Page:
We've long admired the food writing and reviews of "The Offalo," an Angeleño who loves food and especially cuts of meat that others may be unfamiliar with. We asked him if he would be interested in exploring the offal side of our city's taco scene, and he jumped directly into the job, as you can read below. We hope this guide will help the uninitiated be bold and try some delicious tacos they ordinarily wouldn't have ordered, while also guiding those who do walk on the offal side some suggestions for where to get their fix....
Missed Part One? Click Here. Part Three is here.
A Beginner’s Guide to Offal Tacos: Part Two, Pork
Probably the two best known types of pork tacos are al pastor, marinated pork stacked and spit-roasted like shawarma (which it is derived from), and carnitas, thick cuts of pork slow-cooked in fat (lard or oil) like French confit. Though delicious, al pastor does not contain offal and will not be discussed here.
Taco de Surtido at Carnitas El Momo:
While maciza, the pork butt/shoulder cut that is generally served as carnitas, is also not an offal cut, it is traditionally cooked together with offal and often served together as surtido, or assorted cuts. This means that the best places to find pig offal are at shops specializing in carnitas. Here are some of the porcine parts you can find on their menus:
Buche: Unlike cows, pigs just have one stomach, or buche, a relatively mild organ with a firmer outer layer and a more tender inner layer. A fairly common offal offering at most taco shops, it is usually chopped up into bite-size pieces before being served. It’s probably the least challenging of the pork offals.
Taco de Buche at Metro Balderas:
Cuerito: Most people have heard of pork rinds, puffy, crunchy, fried pig skin. Cuerito is the same cut, but cooked at a much lower temperature, rendering the skin soft and gelatinous, with a very rich flavor. Texturally, it may be off-putting to some, especially if it’s the only meat in the taco, but in a surtido with other cuts, it really helps meld all the ingredients together.
Taco de Cuerito at Metro Balderas:
Oreja: What? Oh, oreja are pig ears, slow-cooked until tender, though the ribbon of cartilage that forms the shape of the ear never completely softens, giving orejas a distinctive crunch and snap that I enjoy, but some may find unsettling.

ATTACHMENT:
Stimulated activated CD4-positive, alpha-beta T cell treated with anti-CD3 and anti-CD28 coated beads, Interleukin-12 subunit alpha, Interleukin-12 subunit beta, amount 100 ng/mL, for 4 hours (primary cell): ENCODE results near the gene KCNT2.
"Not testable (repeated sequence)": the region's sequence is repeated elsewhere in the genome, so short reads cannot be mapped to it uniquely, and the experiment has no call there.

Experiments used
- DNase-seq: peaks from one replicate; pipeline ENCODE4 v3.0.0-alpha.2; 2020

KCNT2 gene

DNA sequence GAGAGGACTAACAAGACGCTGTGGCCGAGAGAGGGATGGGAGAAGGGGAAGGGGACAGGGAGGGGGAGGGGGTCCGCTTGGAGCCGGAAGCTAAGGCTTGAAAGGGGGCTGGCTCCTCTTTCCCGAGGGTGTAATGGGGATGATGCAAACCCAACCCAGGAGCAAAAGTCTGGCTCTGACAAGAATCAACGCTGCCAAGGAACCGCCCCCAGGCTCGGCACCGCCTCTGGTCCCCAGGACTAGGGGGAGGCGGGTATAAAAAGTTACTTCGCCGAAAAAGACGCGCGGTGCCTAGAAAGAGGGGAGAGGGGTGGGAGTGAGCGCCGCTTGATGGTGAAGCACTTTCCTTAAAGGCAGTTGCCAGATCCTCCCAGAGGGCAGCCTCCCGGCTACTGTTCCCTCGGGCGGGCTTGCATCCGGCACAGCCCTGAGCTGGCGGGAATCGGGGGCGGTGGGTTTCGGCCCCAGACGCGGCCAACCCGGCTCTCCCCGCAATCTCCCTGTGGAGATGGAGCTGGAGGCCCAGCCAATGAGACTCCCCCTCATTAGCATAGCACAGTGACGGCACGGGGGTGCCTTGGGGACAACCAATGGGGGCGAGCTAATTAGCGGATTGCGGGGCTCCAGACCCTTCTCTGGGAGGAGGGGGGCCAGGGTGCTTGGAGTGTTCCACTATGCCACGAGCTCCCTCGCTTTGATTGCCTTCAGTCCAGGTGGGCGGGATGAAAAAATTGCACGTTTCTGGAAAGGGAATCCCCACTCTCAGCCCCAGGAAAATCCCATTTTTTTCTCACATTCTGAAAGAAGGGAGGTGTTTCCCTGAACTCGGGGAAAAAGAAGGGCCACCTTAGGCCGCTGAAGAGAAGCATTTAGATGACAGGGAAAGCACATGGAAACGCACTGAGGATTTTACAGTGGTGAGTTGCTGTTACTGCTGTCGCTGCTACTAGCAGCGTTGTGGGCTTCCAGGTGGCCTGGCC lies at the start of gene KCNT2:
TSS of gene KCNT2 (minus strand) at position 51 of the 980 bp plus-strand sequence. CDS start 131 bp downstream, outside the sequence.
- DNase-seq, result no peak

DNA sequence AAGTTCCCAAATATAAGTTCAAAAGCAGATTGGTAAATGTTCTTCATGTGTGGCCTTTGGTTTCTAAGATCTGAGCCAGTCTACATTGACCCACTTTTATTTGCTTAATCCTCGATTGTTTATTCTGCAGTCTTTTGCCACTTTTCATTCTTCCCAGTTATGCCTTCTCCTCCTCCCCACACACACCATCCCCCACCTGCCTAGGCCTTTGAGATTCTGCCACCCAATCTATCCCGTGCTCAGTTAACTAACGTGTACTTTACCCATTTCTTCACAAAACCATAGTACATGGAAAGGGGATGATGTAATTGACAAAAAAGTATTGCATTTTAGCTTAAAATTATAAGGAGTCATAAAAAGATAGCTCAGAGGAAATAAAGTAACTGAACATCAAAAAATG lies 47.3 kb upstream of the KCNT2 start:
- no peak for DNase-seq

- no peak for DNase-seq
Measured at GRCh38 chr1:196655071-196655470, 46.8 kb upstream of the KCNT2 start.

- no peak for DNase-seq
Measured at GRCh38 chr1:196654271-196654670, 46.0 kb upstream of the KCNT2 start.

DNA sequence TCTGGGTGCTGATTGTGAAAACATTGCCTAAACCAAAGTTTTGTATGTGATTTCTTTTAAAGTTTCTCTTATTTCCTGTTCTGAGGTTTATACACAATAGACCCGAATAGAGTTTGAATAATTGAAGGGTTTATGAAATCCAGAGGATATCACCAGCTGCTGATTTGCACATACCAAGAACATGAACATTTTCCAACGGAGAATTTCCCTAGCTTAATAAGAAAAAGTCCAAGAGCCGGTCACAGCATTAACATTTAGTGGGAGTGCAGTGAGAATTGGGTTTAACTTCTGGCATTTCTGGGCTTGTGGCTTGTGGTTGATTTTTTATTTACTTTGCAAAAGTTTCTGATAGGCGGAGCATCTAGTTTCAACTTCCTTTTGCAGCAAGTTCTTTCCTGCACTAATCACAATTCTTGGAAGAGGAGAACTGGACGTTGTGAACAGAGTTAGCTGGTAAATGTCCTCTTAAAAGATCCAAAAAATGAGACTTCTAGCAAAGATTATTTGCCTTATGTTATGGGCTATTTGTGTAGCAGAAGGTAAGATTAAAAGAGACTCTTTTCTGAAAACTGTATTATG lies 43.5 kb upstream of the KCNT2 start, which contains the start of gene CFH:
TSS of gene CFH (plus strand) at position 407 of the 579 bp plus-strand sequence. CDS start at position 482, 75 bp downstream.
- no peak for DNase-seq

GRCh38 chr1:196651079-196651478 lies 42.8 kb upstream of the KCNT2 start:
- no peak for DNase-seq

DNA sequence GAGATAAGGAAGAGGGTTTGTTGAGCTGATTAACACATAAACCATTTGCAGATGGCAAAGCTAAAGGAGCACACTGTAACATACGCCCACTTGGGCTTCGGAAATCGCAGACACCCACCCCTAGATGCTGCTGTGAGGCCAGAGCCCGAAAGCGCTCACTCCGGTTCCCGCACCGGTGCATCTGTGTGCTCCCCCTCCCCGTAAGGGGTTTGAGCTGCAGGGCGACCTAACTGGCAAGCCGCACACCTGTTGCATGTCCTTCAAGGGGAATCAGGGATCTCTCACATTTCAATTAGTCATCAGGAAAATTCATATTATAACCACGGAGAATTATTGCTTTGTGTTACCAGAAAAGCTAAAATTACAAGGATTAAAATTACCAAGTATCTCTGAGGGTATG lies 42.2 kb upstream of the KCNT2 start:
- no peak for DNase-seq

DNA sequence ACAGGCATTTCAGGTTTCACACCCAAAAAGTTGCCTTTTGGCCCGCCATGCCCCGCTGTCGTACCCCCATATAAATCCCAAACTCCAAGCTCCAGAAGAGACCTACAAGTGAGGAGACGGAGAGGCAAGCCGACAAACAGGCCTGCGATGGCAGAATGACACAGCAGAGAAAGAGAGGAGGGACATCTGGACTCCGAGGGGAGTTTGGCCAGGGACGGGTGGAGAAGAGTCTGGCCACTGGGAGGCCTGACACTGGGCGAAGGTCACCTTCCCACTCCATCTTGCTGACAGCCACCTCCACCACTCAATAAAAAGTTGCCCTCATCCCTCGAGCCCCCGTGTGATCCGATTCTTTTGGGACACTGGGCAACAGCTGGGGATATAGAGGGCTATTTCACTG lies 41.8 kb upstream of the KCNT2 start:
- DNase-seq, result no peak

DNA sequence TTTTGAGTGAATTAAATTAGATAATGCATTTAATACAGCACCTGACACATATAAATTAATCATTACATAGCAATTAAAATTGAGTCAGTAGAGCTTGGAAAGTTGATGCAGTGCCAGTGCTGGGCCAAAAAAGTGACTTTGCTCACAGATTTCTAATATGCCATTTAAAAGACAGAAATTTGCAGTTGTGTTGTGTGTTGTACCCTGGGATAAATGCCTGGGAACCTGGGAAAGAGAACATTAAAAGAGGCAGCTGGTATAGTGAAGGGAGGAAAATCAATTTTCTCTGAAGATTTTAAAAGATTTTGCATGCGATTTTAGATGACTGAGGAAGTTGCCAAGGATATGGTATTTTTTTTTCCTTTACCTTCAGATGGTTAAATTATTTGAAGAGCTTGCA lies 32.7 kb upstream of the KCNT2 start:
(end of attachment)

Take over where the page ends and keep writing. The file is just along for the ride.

Taco de Oreja at Metro Balderas:
Trompa: Not to be confused with trompo, the vertical spit that’s used to roast al pastor, the trompa, or snout, may be the most challenging of the porcine offal cuts. Even when properly cleaned, it may still have bristles. It is more unctuous than the other cuts, and the texture is probably somewhere between cuerito and oreja.
Taco de Trompa at Metro Balderas:
Chicharrón: While starting off as the same cut of pork as cuerito, chicharrón is deep-fried instead of slow-cooked, so it has a crunchy exterior. If there’s little fat or meat attached to the skin, it can be thin and light, like the pork rinds found in the chip aisle at grocery stores. If it has some meat attached, it can be like the smaller bags of cracklings that come with hot sauce at convenience stores. Of course, fried that same day or hour tastes even better. Some places leave too much of the meat and over-fry their chicharron, making them tough to eat. Others will crumple up the chicharron, which is my preference.
Taco de Chicharrón at Chichén Itzá:
Other: There are many other pig parts that one can make tacos out of, and I’ve hardly tried them all. One that I really wanted to try, but have yet to, is nana, or uterus. I’d also like to try many offal cuts that I’ve had in Chinese cuisine, but not in taco form, including hígado (liver), riñón (kidney), and corazón (heart).
Taco de Chicharrón & Buche at La Isla Bonita:
Where to Try Pork Offal Tacos: As mentioned, carnitas specialists are the best places to find other cuts of pork. My favorite place is Carnitas El Momo in South L.A. on Saturdays and Sundays, but check their Instagram for their full schedule. Their buche and cuerito are excellent, as is their carnitas! For oreja and trompa, Metro Balderas in Highland Park will hook you up; they will also have nana on occasion, but call ahead. My favorite chicharrón tacos is from Chichén Itzá; the pork rinds still have some meat on them but are chopped into bits for easier eating! I also like the chicharron at Venice taco truck La Isla Bonita, as it is the lighter and crispier kind, and all crumpled up.
Carnitas El Momo, Avalon Blvd & E 61st St, Los Angeles, CA 90003
Metro Balderas, 5305 N Figueroa St, Los Angeles, CA 90042
Chichén Itzá, 3655 S Grand Ave, Los Angeles, CA 90007
La Isla Bonita Taco Truck, Rose Ave & 4th Ave, Venice, CA 90291
If you have any other suggestion for places for great pork offal tacos, please let me know!
Read Next: Part Three, Variety. Previously: Part One: Beef.